In recent autoworker bargaining, the UAW and the Canadian union, Unifor, won groundbreaking deals. But Unifor should seek to match the UAW’s level of rank-and-file engagement going forward.
Adam D. K. King is an assistant professor in labor studies at the University of Manitoba. He writes the weekly labor newsletter “Class Struggle” at the Maple.
Workers in Manitoba, Canada, the home of the historic Winnipeg General Strike, are striking to fight against wage repression. This resurgence of working-class strength will impact the province’s upcoming election.
After launching a monthlong strike this summer, union grocery workers in Toronto have ratified a contract that improves wages, enhances benefits, and sets a major precedent for the sector.
Interest rate hikes have brought Canada’s cost-of-living crisis to a fever pitch. And while workers are feeling the squeeze, energy corporations are reaping superprofits.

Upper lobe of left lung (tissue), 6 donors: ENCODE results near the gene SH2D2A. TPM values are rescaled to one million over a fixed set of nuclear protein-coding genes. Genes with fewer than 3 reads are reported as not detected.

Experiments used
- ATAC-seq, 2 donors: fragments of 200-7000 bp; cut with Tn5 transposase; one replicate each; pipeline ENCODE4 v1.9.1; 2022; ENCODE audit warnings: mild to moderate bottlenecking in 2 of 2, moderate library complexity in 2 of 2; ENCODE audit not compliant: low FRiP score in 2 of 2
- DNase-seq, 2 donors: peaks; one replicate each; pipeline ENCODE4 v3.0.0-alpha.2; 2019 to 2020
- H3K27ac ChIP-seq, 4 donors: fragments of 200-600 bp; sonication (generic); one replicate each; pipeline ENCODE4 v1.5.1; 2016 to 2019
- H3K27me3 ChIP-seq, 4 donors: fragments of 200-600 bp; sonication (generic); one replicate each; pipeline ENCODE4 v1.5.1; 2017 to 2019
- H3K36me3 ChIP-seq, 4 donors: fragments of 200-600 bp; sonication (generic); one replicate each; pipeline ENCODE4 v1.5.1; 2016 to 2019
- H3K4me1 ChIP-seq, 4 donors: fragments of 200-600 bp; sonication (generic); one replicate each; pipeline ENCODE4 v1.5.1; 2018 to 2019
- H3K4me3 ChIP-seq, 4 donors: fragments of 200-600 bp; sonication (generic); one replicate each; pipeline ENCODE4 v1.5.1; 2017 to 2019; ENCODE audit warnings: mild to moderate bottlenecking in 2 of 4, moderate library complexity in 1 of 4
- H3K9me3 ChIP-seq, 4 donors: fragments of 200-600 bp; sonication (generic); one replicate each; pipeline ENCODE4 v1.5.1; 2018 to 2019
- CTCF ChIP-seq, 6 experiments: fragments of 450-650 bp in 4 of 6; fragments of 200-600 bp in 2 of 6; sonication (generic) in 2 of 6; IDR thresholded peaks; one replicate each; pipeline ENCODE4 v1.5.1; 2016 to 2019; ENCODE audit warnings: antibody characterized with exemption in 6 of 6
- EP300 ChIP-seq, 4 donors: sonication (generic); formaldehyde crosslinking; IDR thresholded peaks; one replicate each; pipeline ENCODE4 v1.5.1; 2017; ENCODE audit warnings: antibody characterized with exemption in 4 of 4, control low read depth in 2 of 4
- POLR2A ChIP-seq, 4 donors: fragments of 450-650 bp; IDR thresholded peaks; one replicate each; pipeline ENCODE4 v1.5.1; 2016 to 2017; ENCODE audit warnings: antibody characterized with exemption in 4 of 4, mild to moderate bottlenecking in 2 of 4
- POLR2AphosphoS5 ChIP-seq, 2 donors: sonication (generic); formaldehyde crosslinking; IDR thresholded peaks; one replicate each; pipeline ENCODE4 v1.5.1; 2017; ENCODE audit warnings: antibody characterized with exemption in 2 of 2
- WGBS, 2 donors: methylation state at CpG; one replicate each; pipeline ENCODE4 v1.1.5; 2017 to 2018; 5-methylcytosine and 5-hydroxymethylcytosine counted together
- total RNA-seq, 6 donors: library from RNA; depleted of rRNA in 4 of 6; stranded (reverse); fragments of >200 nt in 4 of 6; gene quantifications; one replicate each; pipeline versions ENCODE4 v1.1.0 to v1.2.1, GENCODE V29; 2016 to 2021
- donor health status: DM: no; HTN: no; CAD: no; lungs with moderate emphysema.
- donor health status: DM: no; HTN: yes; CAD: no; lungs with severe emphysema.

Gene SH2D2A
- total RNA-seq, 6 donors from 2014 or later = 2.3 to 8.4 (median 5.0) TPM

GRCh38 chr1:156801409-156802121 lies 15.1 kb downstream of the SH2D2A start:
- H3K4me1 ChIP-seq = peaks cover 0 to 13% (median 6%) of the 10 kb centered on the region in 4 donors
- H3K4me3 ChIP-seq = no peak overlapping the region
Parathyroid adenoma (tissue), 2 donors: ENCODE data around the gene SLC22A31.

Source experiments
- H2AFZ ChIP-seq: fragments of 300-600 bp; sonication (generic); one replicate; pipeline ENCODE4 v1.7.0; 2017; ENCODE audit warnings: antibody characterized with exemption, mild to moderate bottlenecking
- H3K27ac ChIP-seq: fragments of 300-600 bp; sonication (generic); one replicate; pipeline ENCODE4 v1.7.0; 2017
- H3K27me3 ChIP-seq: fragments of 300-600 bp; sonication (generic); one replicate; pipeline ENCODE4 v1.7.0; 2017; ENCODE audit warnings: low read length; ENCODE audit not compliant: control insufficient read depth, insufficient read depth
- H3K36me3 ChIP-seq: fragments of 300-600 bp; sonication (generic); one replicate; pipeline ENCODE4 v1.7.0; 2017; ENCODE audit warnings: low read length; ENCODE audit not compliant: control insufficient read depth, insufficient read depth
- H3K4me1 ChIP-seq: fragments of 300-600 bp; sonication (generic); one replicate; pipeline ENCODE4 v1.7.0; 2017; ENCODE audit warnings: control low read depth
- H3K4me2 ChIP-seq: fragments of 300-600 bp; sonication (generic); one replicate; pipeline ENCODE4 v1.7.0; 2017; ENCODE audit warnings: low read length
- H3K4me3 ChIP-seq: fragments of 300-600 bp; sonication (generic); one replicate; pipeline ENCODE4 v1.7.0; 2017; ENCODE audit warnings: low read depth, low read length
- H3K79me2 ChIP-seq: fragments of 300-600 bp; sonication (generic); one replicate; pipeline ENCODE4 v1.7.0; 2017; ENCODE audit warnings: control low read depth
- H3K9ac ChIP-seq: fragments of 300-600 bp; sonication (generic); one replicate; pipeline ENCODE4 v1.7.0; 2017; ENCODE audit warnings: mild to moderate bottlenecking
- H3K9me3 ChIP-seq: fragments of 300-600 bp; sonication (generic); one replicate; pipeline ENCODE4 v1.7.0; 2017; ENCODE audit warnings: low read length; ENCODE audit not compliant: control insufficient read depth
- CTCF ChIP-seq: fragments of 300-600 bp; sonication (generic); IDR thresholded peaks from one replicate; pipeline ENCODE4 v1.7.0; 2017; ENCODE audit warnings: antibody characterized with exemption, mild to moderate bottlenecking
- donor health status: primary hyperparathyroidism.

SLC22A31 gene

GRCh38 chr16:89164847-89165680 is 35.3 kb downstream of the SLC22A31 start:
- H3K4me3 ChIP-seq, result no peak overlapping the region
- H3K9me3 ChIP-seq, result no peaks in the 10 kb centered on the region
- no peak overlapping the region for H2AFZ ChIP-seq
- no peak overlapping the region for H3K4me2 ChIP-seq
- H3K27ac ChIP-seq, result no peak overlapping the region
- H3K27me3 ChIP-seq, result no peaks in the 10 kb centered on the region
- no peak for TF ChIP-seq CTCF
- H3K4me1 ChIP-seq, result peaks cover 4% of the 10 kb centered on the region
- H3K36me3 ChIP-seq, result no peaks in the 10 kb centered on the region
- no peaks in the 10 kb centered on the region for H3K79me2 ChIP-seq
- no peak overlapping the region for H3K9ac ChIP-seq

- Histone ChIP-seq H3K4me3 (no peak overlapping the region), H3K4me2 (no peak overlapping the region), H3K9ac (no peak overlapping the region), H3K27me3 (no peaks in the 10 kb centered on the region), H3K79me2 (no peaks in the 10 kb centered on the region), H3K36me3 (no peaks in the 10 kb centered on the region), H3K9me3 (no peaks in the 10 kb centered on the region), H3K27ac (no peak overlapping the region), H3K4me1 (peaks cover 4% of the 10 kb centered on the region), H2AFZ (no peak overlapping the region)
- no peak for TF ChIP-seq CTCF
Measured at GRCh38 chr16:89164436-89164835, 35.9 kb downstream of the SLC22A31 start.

While the past two years have posed challenges for Canadian union members amid soaring inflation, unions in Ontario have secured remarkable wage gains that have largely gone unnoticed.
Card-check unionization, reinstated by British Columbia last year, proved highly effective, with a 59% surge in union certification applications and a vast majority resulting in new bargaining units. It’s indisputable: card check is a huge boon to labor.
In several Canadian provinces, burned-out health care workers are leaving in droves, a result of wage suppression and attacks on workers. The fight for labor rights is key to fixing Canada’s health care crisis.
Canada’s Liberals are promising to introduce anti-scab legislation next year as part of an olive branch to the New Democratic Party. Unions and the Left will need to hold the Liberals’ feet to the fire to ensure that the legislation has teeth.
Strangers in Their Own Land elicits sympathy for white workers but fails to identify the class forces responsible for their plight.